On a day that whittled down the peloton long before the finish in San Jose, the two neo-pros climbed with the best.
Two years ago, at the Tour of California's previous visit, San Jose didn't have a significant impact on the overall standings, with a day-long break taking the spoils, but this time around it proved to be a completely different story, as the general classification – led by Marcel Kittel following his victory on the opening stage – was reshuffled by the tough course which was jammed with five classified climbs, including the punishing Mount Hamilton (6.9 kilometers, 8.7% average gradient), and several tricky and technical descents.
Penultimate ascent on the course, this signaled the real start of the stage, as a four-man group jumped from the severely reduced pack on its tough slopes and went in pursuit of the early escape, with whom they made contact before Quimby Road. Quick-Step Floors and BMC led the chase behind, cutting the gap at one point, but a new attack of the quartet, just a few kilometers away from the uphill drag to San Jose, helped them stretch their advantage once again to a minute.
Of the four, Rafal Majka (Bora-Hansgrohe) turned out to be the strongest, notching the win from a highly-contested sprint against George Bennett (LottoNL-Jumbo). Ian Boswell (Team Sky) finished third, while the chasing group, which managed to scratch off 20 seconds in the last kilometer, arrived around half a minute later.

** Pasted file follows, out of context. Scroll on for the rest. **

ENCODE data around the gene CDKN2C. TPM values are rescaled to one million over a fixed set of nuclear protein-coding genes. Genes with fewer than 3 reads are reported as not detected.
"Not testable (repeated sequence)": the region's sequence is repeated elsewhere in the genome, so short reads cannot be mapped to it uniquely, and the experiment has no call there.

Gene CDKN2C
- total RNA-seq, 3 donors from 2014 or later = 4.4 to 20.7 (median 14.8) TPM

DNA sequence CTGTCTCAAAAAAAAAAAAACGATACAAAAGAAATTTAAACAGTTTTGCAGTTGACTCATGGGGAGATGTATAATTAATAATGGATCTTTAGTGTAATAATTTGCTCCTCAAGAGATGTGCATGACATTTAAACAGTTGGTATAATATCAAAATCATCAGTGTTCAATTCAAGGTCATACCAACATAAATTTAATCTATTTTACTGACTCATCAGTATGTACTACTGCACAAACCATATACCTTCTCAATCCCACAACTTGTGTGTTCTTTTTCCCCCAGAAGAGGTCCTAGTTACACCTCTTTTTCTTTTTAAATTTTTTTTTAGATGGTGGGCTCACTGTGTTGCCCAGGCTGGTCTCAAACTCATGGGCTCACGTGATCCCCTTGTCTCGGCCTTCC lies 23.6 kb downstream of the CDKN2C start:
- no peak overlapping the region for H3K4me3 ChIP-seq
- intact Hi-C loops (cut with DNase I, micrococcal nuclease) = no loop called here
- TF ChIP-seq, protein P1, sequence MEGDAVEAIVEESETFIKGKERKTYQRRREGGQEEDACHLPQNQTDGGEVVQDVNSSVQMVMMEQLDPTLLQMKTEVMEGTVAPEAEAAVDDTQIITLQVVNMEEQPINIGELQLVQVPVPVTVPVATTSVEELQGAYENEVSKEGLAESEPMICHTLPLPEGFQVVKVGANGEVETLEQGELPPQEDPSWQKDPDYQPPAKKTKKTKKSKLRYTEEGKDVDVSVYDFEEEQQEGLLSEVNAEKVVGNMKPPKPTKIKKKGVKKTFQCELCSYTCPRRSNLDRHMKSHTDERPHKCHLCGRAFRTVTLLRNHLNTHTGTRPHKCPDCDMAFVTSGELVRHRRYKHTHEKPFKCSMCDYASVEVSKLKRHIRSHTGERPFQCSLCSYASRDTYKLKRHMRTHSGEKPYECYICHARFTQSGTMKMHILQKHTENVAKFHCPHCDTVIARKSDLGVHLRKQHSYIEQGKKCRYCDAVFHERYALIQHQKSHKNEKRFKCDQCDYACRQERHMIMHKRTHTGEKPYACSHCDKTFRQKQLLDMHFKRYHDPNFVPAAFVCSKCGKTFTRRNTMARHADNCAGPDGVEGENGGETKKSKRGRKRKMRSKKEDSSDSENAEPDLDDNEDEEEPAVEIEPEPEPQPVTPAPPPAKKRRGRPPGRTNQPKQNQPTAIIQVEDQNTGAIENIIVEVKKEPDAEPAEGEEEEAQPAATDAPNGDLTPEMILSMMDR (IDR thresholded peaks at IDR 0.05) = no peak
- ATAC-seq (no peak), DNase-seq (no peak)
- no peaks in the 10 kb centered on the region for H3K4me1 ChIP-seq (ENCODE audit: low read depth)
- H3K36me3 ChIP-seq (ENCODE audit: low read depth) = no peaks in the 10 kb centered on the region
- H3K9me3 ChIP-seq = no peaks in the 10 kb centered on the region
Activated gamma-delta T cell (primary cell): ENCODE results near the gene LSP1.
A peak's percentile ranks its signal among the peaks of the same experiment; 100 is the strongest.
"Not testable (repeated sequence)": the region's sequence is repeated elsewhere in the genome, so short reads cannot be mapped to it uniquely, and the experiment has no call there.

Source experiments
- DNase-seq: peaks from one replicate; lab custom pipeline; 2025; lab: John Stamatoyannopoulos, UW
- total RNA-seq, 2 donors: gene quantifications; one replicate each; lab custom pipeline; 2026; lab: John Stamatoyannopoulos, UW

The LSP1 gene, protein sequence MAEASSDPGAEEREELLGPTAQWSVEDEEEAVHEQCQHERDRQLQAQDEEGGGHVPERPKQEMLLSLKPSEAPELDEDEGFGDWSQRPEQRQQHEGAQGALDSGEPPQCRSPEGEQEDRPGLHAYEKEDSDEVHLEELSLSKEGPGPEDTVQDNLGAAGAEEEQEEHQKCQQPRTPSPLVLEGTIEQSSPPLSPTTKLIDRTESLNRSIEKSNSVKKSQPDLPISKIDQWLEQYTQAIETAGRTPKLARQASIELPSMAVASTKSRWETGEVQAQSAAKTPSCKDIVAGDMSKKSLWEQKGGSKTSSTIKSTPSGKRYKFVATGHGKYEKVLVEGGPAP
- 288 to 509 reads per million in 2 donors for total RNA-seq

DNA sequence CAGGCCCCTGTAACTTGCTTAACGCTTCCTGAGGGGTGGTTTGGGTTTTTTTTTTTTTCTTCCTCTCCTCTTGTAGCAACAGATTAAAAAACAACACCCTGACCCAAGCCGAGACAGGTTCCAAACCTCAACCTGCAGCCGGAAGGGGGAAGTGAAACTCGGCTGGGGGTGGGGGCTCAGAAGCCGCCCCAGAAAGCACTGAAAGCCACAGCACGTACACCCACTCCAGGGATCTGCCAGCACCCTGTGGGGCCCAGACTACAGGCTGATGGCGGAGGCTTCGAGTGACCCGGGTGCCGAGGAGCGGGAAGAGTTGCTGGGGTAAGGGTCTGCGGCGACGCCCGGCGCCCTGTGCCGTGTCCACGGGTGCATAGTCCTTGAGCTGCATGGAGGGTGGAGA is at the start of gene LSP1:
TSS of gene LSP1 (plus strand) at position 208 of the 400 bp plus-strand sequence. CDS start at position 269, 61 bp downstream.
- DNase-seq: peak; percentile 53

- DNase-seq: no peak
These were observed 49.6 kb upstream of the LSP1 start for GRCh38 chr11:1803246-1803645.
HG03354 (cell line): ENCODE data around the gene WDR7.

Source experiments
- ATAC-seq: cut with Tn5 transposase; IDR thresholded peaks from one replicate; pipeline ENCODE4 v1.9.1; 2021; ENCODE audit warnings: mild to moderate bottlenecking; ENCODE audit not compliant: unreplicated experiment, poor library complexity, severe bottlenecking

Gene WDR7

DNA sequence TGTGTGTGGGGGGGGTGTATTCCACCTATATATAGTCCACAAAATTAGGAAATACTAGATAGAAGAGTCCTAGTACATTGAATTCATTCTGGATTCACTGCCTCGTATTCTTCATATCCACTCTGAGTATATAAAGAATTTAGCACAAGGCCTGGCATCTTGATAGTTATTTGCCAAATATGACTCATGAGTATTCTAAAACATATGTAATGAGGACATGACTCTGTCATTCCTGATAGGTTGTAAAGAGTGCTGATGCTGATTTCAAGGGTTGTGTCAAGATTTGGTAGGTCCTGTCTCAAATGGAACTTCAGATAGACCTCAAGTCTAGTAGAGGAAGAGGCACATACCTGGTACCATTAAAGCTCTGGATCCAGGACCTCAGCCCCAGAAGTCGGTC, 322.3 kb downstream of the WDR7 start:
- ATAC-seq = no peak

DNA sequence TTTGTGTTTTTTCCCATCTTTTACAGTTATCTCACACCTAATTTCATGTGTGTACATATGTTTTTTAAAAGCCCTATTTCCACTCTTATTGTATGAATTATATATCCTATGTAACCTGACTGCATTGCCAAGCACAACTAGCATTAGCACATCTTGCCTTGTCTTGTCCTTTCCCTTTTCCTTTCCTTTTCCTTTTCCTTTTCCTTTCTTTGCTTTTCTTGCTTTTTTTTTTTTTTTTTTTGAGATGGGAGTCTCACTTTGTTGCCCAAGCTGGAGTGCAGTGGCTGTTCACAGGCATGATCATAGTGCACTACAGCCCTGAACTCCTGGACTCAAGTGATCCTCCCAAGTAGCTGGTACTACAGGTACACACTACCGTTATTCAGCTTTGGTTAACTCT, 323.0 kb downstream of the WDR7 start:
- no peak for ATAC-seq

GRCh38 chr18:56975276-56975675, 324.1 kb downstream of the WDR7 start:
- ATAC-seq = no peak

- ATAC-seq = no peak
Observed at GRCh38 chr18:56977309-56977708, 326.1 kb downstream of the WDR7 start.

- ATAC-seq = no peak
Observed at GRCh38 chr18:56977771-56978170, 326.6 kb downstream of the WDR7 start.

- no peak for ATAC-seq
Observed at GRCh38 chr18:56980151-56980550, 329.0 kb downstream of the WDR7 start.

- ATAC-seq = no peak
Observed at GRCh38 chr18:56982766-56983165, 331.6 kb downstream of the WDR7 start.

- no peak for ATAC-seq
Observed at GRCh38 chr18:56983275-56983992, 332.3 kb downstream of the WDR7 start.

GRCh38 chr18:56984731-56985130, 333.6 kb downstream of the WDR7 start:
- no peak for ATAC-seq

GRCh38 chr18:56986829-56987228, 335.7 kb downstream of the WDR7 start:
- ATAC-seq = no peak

Enric Mas (22 years) and Maximilian Schachmann (23 years), who put in a brave effort during the 143km-long stage which had 2500 meters of vertical gain, came home together with that group, in 9th, respectively 11th place. Their results are even more impressive considering that the Spaniard needed a bike change in an important moment of the race, while his German teammate crashed on a descent.
"Today was a really stressful day. It was very fast right from the start, as there was a big battle to get into the break. Of the climbs we had in the menu, Mount Hamilton was a long and hard climb, with steep gradients and some bumpy roads, which made it even harder", said 23-year-old Max, who came to the US after completing another World Tour event, the Tour de Romandie, in 19th place.
"Unfortunately, I crashed on the last descent, on a left-hand bend when I was trying to move to the front of the chasing group, but fortunately it's nothing serious, so I can count myself lucky. I made it soon back to the group and tried to help Enric as the finish line was nearing, but it was difficult after this energy-draining stage. Overall, I think we can be satisfied with these results. There's still five more stages to go and we'll continue to take it day by day", concluded Schachmann, now 9th in the general classification.
Photo credit: ©Tim De Waele